The aim of this book is to discuss the quintessential struggle of faith and reason that invariably and perpetually manifests itself in the history of humanity. In west, technology, technolatria, is now seen as a substitute for desacralised Christianity. Ancients disliked «Faustian» technology and manipulation of the natural order of things. They branded Prometheus and Daedalus as evil-doers, for ‹novelty› or ‹innovation› then stood for hybris. The Greco-Roman Antiquity was markedly religious and political. Leaders and commoners had all to observe the sacrosanct cult. Thus, law and order were maintained, and change was precluded. The triumph of Christianity, orchestrated by Roman aristocracy, was to lead to intolerance and persecution even within the Orthodox Church.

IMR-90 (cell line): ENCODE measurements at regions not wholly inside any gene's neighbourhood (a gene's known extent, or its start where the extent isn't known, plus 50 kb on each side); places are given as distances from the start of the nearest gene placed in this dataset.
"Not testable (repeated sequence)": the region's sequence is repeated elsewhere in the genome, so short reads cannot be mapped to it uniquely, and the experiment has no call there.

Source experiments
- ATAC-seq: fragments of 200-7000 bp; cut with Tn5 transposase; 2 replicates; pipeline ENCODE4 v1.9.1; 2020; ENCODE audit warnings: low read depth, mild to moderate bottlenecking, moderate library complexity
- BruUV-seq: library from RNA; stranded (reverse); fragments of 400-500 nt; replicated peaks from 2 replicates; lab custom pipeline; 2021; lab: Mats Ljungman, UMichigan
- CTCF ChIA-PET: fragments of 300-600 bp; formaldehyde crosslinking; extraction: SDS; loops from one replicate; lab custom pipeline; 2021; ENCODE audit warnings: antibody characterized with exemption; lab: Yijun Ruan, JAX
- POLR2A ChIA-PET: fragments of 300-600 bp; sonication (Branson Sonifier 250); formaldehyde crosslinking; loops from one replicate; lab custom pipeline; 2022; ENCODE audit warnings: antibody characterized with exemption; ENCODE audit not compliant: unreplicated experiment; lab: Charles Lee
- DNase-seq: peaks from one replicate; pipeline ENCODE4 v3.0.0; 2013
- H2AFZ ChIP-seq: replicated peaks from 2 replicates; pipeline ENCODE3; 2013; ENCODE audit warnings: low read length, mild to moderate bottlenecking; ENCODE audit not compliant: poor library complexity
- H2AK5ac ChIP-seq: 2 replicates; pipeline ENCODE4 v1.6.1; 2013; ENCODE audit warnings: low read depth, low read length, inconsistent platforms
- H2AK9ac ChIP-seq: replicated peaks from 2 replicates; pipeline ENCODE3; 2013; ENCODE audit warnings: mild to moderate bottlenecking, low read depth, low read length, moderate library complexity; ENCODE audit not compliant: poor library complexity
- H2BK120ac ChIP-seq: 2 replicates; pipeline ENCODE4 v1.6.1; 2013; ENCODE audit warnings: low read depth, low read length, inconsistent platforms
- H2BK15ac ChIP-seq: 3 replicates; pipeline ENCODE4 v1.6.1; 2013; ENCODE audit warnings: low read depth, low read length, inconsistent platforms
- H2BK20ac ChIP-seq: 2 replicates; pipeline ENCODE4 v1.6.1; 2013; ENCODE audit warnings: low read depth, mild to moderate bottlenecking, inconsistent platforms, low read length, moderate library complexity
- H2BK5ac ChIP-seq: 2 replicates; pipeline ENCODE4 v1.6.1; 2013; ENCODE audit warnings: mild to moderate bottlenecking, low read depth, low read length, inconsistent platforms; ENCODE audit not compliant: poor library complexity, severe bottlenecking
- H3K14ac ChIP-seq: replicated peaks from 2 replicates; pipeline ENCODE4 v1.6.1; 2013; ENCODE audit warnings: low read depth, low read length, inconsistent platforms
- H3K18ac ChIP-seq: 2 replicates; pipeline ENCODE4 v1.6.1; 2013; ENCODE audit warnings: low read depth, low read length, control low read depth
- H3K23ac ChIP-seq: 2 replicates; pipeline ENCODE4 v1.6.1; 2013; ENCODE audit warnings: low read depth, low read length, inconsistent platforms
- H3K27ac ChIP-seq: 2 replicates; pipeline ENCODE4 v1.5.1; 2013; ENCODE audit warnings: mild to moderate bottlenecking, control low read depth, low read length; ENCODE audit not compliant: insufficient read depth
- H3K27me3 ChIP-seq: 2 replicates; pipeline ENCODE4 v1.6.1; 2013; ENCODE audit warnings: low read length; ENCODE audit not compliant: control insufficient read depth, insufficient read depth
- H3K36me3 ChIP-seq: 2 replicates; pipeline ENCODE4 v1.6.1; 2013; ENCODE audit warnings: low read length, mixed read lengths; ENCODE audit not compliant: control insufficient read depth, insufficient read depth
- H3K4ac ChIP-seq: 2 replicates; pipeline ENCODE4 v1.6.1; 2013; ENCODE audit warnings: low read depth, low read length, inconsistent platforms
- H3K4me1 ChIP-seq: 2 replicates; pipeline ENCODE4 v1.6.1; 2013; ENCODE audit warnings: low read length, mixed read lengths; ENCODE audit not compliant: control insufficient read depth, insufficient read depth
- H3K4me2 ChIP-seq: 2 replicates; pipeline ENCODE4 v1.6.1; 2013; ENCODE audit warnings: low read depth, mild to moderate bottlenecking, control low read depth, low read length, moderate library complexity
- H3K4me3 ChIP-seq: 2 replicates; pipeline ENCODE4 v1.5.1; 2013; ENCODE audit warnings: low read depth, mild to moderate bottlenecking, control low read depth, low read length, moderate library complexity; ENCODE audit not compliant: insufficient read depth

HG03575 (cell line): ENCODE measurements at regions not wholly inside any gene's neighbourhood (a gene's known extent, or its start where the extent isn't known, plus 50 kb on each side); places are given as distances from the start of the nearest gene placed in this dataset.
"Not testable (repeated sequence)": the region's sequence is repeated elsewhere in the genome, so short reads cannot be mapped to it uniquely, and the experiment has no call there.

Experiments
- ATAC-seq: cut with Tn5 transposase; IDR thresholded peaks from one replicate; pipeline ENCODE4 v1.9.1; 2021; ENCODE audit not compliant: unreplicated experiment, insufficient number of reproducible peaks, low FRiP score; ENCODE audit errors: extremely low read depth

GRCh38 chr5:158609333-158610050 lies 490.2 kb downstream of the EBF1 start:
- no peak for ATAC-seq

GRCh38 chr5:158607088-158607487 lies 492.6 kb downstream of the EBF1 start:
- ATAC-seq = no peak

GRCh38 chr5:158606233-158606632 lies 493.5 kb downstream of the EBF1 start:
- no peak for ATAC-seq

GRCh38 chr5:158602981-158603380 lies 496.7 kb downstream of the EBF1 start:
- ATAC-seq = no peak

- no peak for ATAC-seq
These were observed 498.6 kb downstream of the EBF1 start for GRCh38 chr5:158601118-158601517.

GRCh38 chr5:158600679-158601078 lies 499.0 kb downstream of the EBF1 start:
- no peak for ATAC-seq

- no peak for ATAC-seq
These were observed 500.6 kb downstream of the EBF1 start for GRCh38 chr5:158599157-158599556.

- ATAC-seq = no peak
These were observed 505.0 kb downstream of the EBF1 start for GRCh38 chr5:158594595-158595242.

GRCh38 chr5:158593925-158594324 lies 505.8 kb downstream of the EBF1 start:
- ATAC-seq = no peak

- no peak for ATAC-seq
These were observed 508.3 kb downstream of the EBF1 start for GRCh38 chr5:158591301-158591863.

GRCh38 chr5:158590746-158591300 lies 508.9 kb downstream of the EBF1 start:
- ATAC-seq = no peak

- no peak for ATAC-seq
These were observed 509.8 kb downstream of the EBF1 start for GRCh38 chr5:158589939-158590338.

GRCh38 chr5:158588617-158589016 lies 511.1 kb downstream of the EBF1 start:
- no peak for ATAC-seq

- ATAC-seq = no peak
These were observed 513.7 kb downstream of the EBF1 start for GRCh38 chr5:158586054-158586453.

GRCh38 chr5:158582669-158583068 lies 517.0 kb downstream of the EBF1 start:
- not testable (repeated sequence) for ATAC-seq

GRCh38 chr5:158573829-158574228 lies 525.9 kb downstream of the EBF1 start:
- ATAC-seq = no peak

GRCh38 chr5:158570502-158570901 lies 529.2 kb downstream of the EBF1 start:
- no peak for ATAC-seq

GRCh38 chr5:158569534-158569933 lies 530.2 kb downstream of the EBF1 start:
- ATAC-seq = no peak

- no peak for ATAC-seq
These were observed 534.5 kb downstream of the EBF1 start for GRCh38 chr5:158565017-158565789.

This book presents a contribution to the neglected branch of history of morals in a time when virtue has been lost, and moral disorder or vacuum has ensued. The study covers a very long March of Father Time, from Homer and Hesiod until the twelfth century of the Common Era.